Moving Forward is a symptom tracker for stress-related information with the goal of improving mindfulness and balance in the present moment. The app teaches about negative effects of stress empowering the user to assess, manage, and attempt to solve the issues at hand. Moving Forward helps develop positive coping skills for both the short and long term through problem-solving quizzes, stress tracking and step-by-step exercises via audio recordings and multimedia activities to actively engage the user. Guided activities to change one’s behavior and thought processes are supplemented by worksheets and tips to enhance stress management strategies. Moving Forward also offers routes for personal and professional support with resources focused on addressing mental health, financial concerns, and readjustment issues for military personnel post-deployment. It is developed for veterans or service members, however could be useful to anyone with mood disorders.
Research base 0/3
Research support 2/2
Specificity of proposed intervention 2/3
Number of consumer ratings 0/3
Product advisory support 1/1
Software support 0/2
date of rating: May 2017
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Available for: iOS4.3 or later (iPhone, iPad, iPod Touch)
Company Name: US Department of Veterans Affairs (VA): Office of Mental Health Services, Defense Centers of Excellence for Psychological Health and Traumatic Brain Injury (DCoE): National Center for Telehealth & Technology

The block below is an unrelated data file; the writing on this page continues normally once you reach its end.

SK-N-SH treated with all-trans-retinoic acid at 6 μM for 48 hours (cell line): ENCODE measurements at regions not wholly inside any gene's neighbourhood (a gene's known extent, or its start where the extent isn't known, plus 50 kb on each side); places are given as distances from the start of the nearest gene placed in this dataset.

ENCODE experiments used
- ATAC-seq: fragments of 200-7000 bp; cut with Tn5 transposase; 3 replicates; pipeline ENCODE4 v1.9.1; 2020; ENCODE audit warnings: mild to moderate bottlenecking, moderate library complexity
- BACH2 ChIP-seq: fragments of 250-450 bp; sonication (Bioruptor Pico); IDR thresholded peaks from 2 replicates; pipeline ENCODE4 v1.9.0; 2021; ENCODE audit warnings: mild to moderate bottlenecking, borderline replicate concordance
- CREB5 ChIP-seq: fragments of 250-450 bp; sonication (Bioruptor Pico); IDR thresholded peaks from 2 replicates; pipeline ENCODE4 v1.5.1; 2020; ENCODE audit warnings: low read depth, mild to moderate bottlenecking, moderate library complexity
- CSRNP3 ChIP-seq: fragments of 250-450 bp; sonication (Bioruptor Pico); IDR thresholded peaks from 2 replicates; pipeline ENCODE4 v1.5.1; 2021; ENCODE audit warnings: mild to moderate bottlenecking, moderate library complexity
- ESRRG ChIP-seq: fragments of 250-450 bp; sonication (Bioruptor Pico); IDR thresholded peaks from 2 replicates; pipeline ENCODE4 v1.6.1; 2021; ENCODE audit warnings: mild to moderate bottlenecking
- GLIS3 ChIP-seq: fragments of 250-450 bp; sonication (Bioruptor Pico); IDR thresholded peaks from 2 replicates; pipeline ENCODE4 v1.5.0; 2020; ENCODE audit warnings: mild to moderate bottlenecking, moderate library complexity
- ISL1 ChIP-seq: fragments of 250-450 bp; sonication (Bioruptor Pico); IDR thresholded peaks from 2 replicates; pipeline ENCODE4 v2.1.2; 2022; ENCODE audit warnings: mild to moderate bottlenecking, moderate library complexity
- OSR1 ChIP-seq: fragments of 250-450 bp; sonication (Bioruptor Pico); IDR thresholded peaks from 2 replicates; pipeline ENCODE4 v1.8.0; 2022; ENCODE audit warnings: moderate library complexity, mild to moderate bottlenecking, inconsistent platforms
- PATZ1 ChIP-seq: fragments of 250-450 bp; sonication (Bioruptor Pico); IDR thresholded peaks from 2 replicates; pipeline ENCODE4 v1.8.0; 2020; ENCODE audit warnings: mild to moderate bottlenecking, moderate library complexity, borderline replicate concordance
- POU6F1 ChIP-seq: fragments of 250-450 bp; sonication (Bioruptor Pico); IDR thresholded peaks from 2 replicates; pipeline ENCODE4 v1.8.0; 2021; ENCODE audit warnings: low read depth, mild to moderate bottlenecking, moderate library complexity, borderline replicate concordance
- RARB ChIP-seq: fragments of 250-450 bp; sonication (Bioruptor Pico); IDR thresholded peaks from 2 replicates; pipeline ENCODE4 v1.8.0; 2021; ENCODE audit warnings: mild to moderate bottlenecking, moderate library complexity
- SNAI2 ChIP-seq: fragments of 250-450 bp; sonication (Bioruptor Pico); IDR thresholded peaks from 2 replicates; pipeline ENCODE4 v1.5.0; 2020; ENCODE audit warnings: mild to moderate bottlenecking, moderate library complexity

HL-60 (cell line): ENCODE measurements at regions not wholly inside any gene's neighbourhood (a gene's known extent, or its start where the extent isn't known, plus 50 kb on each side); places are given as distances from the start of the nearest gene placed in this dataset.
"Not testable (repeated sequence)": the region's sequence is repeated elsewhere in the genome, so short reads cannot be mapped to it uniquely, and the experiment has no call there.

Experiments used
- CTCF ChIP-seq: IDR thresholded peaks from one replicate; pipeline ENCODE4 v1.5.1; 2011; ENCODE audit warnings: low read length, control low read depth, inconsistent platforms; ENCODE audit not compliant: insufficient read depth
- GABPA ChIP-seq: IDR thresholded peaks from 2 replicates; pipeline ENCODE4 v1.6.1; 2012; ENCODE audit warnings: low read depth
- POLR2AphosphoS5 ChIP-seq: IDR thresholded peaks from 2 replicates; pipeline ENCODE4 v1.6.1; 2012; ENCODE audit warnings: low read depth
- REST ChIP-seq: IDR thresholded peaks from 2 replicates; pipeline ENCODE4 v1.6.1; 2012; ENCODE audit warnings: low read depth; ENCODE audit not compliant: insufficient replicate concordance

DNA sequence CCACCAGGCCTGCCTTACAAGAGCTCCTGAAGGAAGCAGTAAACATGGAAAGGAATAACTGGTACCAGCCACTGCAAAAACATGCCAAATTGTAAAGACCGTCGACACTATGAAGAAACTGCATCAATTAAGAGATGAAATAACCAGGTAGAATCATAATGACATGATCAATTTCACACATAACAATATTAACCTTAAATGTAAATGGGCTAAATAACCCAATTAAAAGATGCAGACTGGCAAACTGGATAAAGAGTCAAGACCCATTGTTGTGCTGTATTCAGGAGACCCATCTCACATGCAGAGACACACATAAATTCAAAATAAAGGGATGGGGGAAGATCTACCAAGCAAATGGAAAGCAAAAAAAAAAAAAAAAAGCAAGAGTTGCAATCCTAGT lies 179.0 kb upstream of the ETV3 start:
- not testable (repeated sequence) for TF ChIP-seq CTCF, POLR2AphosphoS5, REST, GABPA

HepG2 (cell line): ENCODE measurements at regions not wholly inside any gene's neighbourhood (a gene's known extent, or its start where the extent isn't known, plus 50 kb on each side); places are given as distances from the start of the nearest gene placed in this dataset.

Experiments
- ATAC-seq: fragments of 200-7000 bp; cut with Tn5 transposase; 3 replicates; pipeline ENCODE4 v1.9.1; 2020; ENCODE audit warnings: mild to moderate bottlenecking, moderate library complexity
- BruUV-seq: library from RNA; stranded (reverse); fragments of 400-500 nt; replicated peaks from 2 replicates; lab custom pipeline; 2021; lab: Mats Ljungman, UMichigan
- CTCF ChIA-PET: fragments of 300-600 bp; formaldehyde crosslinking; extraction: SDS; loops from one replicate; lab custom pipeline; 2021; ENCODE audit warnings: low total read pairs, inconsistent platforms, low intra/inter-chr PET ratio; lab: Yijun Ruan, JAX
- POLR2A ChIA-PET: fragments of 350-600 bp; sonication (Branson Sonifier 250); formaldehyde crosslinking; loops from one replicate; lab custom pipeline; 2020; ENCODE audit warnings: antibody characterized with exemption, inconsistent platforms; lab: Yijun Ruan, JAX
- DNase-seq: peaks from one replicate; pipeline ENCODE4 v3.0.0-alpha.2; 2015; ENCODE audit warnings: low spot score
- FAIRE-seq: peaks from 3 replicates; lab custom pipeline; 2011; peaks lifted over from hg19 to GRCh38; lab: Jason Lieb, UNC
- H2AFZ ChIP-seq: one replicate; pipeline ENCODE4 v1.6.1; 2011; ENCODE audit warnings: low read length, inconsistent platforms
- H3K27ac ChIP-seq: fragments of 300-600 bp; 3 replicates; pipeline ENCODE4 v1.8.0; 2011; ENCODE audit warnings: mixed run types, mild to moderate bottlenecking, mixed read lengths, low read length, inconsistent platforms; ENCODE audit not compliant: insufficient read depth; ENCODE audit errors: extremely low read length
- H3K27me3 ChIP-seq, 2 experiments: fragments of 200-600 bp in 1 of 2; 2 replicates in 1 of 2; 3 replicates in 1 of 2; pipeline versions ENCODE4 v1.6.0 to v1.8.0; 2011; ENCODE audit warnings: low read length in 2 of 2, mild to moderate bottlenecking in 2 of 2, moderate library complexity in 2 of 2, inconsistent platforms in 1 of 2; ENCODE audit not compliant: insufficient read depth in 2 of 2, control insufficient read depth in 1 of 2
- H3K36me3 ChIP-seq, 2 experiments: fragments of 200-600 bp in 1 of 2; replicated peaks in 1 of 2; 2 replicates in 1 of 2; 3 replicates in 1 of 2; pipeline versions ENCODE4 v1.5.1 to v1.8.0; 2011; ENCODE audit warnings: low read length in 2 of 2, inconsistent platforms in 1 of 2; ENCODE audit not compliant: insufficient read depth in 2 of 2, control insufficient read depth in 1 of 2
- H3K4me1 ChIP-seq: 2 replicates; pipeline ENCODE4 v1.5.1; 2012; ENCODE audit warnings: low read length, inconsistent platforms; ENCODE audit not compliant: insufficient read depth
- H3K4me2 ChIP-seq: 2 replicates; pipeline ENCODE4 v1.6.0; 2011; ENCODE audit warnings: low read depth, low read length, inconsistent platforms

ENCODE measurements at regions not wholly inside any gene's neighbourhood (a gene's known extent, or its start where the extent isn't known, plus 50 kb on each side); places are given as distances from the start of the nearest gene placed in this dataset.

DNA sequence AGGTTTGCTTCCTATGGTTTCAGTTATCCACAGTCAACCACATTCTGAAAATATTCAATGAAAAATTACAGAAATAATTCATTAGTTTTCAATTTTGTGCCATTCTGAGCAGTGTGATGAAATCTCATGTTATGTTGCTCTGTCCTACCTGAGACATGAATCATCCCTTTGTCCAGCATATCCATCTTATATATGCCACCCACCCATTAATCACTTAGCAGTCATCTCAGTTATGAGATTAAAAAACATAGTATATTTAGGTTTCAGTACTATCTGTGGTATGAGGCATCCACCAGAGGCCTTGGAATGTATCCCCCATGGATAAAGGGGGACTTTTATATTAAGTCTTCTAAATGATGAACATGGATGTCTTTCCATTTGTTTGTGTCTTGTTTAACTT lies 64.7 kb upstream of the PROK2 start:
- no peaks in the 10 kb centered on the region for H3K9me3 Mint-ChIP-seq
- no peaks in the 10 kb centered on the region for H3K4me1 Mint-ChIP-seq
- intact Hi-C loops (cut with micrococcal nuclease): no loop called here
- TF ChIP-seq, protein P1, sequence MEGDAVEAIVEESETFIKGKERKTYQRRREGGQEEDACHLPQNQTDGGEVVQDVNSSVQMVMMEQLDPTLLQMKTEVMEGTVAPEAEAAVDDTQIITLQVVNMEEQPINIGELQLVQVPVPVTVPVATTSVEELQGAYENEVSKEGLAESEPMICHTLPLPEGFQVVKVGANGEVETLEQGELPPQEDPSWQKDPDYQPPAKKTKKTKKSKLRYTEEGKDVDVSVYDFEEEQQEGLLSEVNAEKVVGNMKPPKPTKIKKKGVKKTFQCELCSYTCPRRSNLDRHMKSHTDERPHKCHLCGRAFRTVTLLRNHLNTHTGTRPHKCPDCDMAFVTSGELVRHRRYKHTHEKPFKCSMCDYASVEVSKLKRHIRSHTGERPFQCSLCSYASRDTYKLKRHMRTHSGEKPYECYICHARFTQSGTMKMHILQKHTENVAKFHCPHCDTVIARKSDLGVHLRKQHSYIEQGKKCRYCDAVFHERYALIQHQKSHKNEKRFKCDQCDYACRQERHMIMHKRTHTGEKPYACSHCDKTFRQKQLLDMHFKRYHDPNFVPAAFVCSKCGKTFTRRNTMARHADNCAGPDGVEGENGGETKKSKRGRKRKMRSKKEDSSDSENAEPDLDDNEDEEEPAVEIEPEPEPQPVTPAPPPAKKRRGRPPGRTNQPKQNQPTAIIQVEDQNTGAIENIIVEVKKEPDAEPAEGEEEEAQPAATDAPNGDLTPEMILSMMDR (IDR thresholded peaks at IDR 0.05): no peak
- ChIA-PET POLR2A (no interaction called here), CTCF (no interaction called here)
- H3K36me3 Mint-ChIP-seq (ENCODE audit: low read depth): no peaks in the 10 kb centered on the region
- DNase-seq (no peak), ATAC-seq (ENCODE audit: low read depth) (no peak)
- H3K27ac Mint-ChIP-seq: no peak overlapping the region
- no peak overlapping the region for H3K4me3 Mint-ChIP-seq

Classification: Cognitive Behavioral Principles (with Symptom Tracking aspect for stress management), Problem-Solving Therapy
Targeted conditions: Mood Disorders, Stress & Anxiety, PTSD
Target demographics: Adults (primarily military personnel)
Special provider necessary: No (but has companion website with online course if desired)
Languages available in: English
Where to get it: iTunes App Store
A clinical trial evaluating Moving Forward is currently underway (https://clinicaltrials.gov/ct2/show/NCT01891734). However, there is strong support for the efficacy of problem solving therapy for a variety of psychiatric conditions including depression. A recent meta-analysis of 31 randomized trials found problem-solving therapy was superior to no treatment, treatment as usual, and attention placebo and comparable to other active treatments.
Malouff, J. M., Thorsteinsson, E. B., & Schutte, N. S. (2007). The efficacy of problem solving therapy in reducing mental and physical health problems: a meta-analysis. Clinical psychology review, 27(1), 46-57.